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Christensen Arms - Modern Precision Rifle FFT - 308 Win - 16.0" - Desert Brown
Christensen Arms - Modern Precision Rifle FFT - 308 Win - 16.0" - Desert Brown
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Tech Specs at a Glance:

Caliber: 308 Win
Trigger: Trigger Tech
Stock: 7075 Aluminum Billet Chassis
Barrel Length: 16.0"
Rate of Twist: 1:10"
Folded Length: 28.0"
Total Length: 36.75"
Muzzle Brake: Yes, Side Baffle 5/8"x24 TPI
Weight: 6.90 lbs.

Refer to the "Technical Info" tab below for additional specifications.

Price: $3,287.99
Special Instructions: Valid PAL Required
Firearm Classification: Non-Restricted

Quantity Available:1




Description Technical Info
Christensen Arms - Modern Precision Rifle FFT - 308 Win - 16.0" - Desert Brown:

The Modern Precision Rifle is an ultra-lightweight chassis rifle designed to break with tradition. Beyond the folding stock the complete package is well equipped with a target contour Christensen Arms carbon fiber barrel, carbon fiber comb, free-floating carbon fiber handguard, and 20 MOA rail. The action and stainless steel side-baffle muzzle brake are finished in Black Nitride for a sleek look. The Modern Precision Rifle weighs in starting at 6.9 pounds and is backed by the Christensen Arms Sub-MOA Guarantee.

Features & Design:

  • Christensen Arms 416R Stainless Steel Aero Grade Wrapped Carbon Fiber
  • Stainless Steel Side Baffle Muzzle Brake
  • Trigger Tech Flat Trigger
  • Oversized Fluted Bolt Knob
  • Skeletonized Bolt Handle
  • 20 MoA Rail
  • Enlarged Ejection Port
  • STD 6-48 Remington 700 Optics Base
  • FFT MLOK Handguard
  • 7075 Aluminum Billet Chassis
  • Adjustable Cheek Riser
  • Adjustable Length of Pull (12.50" - 14.50")
  • Folding Stock
  • 6 QD Flush Cup Mounts
  • AICS Compatible Detachable Magazine
  • Desert Brown Anodizing
  • Forend Rail
308 Winchester:

The .308 Winchester (pronounced: "three-oh-eight" or "three-aught-eight") is a rimless, bottlenecked, rifle cartridge and is the commercial cartridge from which the 7.62x51mm NATO round was derived. The .308 Winchester was introduced in 1952, two years prior to the NATO adoption of the 7.62x51mm NATO T65. Winchester branded the cartridge and introduced it to the commercial hunting market as the .308 Winchester. Winchester's Model 70 and Model 88 rifles were subsequently chambered for the new cartridge. Since then, the .308 Winchester has become the most popular short-action, big-game hunting cartridge worldwide. It is also commonly used for civilian target shooting, military sniping, and police sharpshooting. The relatively short case makes the .308 Winchester especially well-adapted for short-action rifles. When loaded with a bullet that expands, tumbles, or fragments in tissue, this cartridge is capable of high terminal performance.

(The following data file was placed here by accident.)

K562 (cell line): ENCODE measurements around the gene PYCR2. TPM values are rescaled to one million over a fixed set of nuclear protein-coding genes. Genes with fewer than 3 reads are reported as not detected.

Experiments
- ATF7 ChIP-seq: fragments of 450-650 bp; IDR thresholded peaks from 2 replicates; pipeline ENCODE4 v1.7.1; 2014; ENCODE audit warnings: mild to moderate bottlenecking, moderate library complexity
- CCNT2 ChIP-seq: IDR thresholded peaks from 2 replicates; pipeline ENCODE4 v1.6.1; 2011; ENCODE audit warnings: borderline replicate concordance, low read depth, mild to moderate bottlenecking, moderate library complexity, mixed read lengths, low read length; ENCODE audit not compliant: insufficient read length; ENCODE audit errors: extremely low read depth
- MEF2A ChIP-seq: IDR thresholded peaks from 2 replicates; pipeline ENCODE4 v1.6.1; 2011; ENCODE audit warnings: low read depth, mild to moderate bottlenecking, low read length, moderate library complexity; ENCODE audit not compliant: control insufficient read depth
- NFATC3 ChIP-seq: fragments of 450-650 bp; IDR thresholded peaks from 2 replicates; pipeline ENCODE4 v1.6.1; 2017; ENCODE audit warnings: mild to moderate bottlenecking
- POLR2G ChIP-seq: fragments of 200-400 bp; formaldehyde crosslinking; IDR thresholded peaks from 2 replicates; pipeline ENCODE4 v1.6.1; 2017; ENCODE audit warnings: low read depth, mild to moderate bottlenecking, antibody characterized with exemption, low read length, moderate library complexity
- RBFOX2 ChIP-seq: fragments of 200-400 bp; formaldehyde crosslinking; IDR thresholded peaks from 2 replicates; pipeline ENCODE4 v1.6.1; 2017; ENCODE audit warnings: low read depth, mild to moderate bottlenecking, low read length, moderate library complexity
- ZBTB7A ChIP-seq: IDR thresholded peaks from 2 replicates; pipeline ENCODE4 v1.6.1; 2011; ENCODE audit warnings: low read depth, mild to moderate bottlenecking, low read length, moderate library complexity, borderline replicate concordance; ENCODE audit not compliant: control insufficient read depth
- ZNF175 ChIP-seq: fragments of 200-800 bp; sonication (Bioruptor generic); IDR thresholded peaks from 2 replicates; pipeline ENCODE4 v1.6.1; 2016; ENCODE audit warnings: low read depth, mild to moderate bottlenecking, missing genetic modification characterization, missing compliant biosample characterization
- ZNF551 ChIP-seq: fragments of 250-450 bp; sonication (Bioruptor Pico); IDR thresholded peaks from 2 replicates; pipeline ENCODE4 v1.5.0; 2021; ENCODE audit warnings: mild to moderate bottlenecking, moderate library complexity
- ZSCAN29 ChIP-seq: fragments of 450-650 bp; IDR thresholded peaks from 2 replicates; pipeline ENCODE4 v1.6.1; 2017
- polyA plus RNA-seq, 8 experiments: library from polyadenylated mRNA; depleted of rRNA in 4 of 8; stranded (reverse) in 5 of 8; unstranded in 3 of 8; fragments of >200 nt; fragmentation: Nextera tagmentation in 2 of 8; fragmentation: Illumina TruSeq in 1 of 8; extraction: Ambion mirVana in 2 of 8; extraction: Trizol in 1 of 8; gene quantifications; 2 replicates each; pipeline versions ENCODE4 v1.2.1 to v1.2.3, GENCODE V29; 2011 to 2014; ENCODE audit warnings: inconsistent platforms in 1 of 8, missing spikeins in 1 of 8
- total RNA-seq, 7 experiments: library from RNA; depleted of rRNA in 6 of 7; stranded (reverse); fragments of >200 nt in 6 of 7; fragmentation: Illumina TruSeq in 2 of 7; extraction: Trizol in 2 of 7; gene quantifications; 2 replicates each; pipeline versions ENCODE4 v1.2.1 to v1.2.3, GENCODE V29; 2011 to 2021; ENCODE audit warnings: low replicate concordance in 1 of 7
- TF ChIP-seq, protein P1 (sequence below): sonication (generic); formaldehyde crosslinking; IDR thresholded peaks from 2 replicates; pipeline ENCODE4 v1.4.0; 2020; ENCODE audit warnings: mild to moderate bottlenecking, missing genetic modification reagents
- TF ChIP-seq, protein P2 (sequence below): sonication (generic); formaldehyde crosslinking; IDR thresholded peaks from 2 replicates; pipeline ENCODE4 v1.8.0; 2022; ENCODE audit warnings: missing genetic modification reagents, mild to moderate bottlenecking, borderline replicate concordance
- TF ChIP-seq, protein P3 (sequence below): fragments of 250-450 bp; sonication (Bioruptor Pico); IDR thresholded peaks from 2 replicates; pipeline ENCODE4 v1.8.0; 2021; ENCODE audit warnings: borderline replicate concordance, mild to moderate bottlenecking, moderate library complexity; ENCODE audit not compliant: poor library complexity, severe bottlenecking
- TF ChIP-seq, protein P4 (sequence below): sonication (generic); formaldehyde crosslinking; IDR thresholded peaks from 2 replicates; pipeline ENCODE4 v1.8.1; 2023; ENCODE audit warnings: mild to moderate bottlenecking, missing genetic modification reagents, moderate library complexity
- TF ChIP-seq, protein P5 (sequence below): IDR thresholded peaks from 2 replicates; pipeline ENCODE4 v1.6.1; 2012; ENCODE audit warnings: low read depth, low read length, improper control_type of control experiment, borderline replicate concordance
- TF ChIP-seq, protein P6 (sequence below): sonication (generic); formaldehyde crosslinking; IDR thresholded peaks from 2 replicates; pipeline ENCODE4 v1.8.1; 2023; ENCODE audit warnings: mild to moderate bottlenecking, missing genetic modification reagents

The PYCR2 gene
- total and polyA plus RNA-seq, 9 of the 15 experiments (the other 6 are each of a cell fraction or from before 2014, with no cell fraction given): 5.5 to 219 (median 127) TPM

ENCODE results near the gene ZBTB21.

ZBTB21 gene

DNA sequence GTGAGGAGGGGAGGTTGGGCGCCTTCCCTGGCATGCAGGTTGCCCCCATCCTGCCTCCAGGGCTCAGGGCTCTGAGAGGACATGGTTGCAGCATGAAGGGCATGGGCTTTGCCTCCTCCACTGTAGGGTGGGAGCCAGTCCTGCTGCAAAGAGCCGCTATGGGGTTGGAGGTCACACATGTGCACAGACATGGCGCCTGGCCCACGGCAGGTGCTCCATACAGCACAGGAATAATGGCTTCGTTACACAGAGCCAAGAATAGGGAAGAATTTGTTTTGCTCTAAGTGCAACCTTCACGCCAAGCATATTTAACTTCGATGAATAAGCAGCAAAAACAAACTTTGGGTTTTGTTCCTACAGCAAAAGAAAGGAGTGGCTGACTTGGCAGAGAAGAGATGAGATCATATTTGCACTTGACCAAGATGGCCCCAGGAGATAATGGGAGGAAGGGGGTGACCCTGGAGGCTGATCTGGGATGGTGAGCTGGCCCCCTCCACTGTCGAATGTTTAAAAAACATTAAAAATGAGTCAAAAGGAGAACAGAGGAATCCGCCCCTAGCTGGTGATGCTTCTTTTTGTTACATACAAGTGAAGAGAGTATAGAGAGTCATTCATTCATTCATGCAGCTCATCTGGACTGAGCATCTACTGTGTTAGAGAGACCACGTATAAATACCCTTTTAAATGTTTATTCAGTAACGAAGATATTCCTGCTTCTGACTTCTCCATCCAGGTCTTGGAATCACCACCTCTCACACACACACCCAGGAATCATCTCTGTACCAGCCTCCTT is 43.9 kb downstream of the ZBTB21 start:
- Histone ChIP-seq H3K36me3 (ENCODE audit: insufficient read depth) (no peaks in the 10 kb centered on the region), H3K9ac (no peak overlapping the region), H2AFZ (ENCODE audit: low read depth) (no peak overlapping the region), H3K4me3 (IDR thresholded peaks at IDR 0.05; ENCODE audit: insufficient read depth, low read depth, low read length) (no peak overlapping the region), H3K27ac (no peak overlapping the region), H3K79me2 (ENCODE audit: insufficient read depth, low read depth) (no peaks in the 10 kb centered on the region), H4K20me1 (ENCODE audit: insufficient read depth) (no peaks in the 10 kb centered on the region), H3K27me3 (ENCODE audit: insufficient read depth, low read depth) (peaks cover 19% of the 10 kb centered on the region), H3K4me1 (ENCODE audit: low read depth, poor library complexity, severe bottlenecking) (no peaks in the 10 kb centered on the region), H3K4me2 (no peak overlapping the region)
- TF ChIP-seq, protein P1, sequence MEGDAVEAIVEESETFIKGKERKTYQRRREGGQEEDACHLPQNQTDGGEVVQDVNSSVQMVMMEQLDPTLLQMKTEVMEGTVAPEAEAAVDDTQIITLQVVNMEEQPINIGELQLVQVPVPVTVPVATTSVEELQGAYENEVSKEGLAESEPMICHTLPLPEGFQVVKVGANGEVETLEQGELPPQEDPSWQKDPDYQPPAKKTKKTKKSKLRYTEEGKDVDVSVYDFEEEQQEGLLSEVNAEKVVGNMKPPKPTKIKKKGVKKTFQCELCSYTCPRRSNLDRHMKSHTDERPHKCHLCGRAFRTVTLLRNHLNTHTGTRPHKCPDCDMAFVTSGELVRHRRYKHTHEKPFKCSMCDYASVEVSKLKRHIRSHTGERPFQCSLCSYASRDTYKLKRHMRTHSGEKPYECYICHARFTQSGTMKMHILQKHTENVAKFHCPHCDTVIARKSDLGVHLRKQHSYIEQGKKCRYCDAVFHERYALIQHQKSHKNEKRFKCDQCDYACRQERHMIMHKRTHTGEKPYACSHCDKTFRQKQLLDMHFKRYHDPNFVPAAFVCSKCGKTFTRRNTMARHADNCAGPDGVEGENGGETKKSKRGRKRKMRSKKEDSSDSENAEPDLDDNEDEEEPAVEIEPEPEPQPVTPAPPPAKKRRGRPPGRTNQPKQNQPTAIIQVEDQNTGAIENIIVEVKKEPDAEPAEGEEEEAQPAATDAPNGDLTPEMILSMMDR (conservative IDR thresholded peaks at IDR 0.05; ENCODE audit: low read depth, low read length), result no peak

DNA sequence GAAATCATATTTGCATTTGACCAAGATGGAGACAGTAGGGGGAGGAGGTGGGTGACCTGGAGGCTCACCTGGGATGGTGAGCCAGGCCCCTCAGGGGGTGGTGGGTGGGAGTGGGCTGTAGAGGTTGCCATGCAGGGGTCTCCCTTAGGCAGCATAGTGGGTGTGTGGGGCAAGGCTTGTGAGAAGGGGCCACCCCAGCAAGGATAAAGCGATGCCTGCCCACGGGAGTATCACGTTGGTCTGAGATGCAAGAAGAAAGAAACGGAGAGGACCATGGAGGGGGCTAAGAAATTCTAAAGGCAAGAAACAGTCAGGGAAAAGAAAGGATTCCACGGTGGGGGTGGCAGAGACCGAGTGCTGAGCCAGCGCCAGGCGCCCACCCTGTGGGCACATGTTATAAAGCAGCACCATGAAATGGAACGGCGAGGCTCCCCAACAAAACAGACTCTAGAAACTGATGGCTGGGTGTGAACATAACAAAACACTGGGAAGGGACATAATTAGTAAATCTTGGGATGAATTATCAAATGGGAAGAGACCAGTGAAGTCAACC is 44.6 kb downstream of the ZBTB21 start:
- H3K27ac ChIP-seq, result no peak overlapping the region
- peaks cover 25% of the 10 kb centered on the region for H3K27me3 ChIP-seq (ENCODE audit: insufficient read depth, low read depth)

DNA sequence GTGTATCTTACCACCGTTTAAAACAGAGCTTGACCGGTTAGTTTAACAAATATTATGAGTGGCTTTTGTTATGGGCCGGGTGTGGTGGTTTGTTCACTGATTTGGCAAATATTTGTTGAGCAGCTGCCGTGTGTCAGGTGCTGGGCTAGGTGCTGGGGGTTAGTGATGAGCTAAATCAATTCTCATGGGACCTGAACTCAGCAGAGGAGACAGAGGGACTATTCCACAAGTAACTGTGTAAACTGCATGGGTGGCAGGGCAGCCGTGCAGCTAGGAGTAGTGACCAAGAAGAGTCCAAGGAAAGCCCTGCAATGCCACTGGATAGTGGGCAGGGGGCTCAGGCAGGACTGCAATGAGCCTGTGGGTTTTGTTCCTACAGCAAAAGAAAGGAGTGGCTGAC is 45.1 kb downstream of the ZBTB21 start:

Although very similar to the military 7.62x51mm NATO specifications, the .308 cartridge is not identical, and there are special considerations that may apply when mixing these cartridges with 7.62x51mm NATO, and .308 Winchester chambered arms. Their interchange is, however, considered safe by the Sporting Arms and Ammunition Manufacturers Institute (SAAMI)

Suggested Use:
  • Predators
  • Small Game
  • Varmint
  • Deer
  • Black Bear
  • Moose (short range)
  • Elk (short range)


The .308 Winchester is one of the most popular hunting cartridges in the United States, and possibly the world. It has gained popularity in many countries as an exceptional cartridge for game in the medium- to large-sized class. In North America it is used extensively on whitetail deer, pronghorn and even the occasional caribou or black bear.

Clay Harvey, an American gun writer, says it is usable on moose and elk. Layne Simpson, an American who has hunted in Sweden, says he is surprised how many hunters there use the cartridge. Craig Boddington was told by a Norma Precision executive that the .308 is one of Norma's best-selling calibers.

In Africa the .308 Win is one of the most popular calibers among Bushveld hunters and is used on anything from duiker right up to the massive eland (a small and large African antelope respectively). Proponents of the hydrostatic shock theory contend that the .308 Winchester has sufficient energy to impart hydrostatic shock to living targets when rapidly expanding bullets deliver a high rate of energy transfer.

The .308 Winchester has slightly more drop at long range than the .30-06 Springfield, owing to its slightly lower (100 ft/s) muzzle velocity with most bullet weights. Cartridges with significantly higher muzzle velocities, such as the .300 Winchester Magnum can have significantly less drop at long range.